My introduction to Gary Trudeau's Doonesbury happened around the age of 8, when I discovered my father's anthology collections. (I was extraordinarily up on early 1970s pop culture for a late 1980s grade schooler.) Reading the new strip and the daily archives is still part of my morning routine. But, given that I was born in 1981, I don't always get all the references. Sometimes, that leads me to discover weird bits pop history.
For instance, the strip above ran on July 19, 1977. My first response this morning, "What the hell is Laetrile?" I mean, it's Duke, so I assumed it was a drug. But I wasn't expecting it to turn out to be a quack cancer treatment, the promotion of which led to a strange bedfellows situation where alt-med proponents joined forces with the John Birch Society to fight the federal government for the right to sell desperate cancer patients a potentially dangerous treatment that had never been tested for effectiveness or safety.
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I really enjoy Gweek, especially your recommendations section. I’d like to offer a recommendation of my own, the Jonny Quest TV show. Jonny Quest was a half-hour prime time cartoon that came out in the early ‘60s, produced by Hanna-Barbera. Unfortunately, like so many great shows, it ran for just one season, but you can see them all in a DVD box set, iTunes, or Amazon Instant Video.
Jonny Quest is about the adventures of an 11 year old boy (Jonny), who travels around the world with his father, Dr. Benton Quest, a top government scientist assigned to solve action mysteries and defuse threats perpetrated by the evil Dr. Zin. The show is aimed at boys Jonny’s age, and it has the whole package: high-tech gadgets, villains, guns, ferocious animals, and even seductresses. There are great sidekicks too -- Dr. Quest’s commando bodyguard, Race Bannon, Jonny’s Indian friend Hadji, and their feisty bulldog Bandit. Each episode takes the Quest crew somewhere exotic and exciting, from the Egyptian pyramids to the South American Andes and even out to sea. They face every challenge imaginable: flying robots, pirates, and giant genetically engineered lizards. Naturally the Quests and their team always come out victorious and unscathed.
The show has some highlights that aren’t part of the story lines, as well. For one thing, the political incorrectness of the early 1960s really shines through. The Quests unapologetically gun down bad guys, especially troublesome natives and commies, along with any menacing animals they run into. Don’t worry though, it’s so over-the-top it’s funny rather than offensive. And the animation is wonderful. It’s bold, sharply defined, and quite realistic, bringing you into the action much more than typical kids’ style cartoons of the time, flying you by the seat of your pants.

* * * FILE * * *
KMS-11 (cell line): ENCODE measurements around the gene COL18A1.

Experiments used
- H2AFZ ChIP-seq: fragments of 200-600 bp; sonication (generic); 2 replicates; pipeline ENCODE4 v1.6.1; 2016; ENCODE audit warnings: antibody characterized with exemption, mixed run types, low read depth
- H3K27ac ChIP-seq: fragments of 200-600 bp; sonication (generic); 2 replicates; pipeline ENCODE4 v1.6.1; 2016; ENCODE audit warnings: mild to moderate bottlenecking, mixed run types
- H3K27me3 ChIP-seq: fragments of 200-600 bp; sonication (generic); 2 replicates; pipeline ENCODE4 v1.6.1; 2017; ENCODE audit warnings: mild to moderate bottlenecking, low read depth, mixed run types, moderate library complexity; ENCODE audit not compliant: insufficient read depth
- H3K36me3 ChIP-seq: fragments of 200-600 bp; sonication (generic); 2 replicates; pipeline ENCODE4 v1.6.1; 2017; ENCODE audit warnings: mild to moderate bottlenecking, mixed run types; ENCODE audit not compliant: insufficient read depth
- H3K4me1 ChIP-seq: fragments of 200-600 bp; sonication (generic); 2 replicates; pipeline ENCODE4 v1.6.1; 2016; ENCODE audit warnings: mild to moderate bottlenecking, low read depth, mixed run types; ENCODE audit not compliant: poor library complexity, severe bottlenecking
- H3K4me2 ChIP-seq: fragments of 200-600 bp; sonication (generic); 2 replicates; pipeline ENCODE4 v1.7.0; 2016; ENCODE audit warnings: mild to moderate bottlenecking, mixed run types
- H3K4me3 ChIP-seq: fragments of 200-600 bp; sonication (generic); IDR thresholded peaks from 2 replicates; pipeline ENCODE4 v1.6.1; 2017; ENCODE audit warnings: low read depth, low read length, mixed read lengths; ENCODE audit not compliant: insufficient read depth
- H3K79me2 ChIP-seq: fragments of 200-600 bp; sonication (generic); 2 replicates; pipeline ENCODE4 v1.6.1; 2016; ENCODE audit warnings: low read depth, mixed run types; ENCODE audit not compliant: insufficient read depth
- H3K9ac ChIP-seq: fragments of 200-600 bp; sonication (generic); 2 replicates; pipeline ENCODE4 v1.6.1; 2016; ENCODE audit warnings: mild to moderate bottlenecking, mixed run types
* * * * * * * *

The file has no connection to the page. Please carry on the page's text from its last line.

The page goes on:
Any aficionado of Gweek is sure to enjoy this series.
Jonny Quest - The Complete First Season
Bronies, gathered this weekend at BronyCon
, are apparently getting a bad rap in the media: "Outside the convention center, young men danced and sang along with songs from My Little Pony cartoon that blasted from loud speakers as a video screen on a large truck showed the show's characters. One observer said it almost felt like a Grateful Dead concert
Yesterday I wrote about artist Mitch O'Connell's funny pencil sketches that Hanna Barbera commissioned him to create. Today, Mitch posted the paintings that Hanna Barbera commissioned. See them all here.
[Video Link]SoundWorks profiled Brave director Mark Andrews, re-recording mixer and sound designer Gary Rydstrom, supervising sound Editor Gwen Yates Whittle, and sound designer E.J. Holowicki about their work on the movie.
SoundWorks Collection: Brave
Stussy x John K. from Stussy on Vimeo.
My pal John Kricfalusi (creator of Ren & Stimpy) made an animated commercial for his T-shirt designs that Stussy released today. I love John's animation work. I asked John to write a bit about the making of the commercial and here's what he had to say:
A couple years ago Stussy put out a bunch of shirts featuring Marvel superheroes.
Stussy's art director Adam Jay Weissman cooked up the idea and asked some non-Marvel artists to do their interpretations of their favorite characters. I picked Crystal and Johnny Storm.
Then last year Adam asked me to design 4 new shirts using my own characters and to redesign their mascot, the Stussy Rat. Once the designs were done they thought it would be fun if I animated a commercial for it. I suggested we make it a story first and include the commercial within and they said yes. I always liked how early television and radio used the stars of their shows to perform the ads for their sponsors and I have been pushing this idea online for a few years now. Finally someone let me do it!
It stars Bobby Bigloaf, a nerdy kid who dreams of one day growing up to be the greatest comic book writer in the world, and Slab N Ernie, the neighborhood bullies.
I used my crack crew of John Kedzie, Sarah Harkey, Geneva Hodgson, Ben Anders, David De Rooij, Sandra Rivas and Amir Avni to make the cartoon.
I drew the storyboards on paper and animated the cartoon using Toonboom's Animate program.
Stereotypes abound of the political cartoonists found in so-called alternative papers: the weeklies full of escort ads in the back and snarky commentary in the front. Matt Bors, on the surface, seems to embody the characteristics.
He's scruffy, doesn't own a suit, and lives in Portland. He expresses withering contempt at politicians, mainstream media, and what he views as hypocrisy. He's never made more than $15,000 a year from his cartoons, and supplements that income with illustration, freelance editorial jobs, and, possibly, blood plasma—at least he did in college; he has the scar to prove it.
The 28-year-old Bors was thus a bit surprised this year, and occasionally nonplussed, when he won the Herblock Prize for "excellence in editorial cartooning," was a finalist (with Oregonian newspaper staffer Jack Ohman) for the Pulitzer Prize, and received a Society of Professional Journalists' Sigma Delta Chi Award.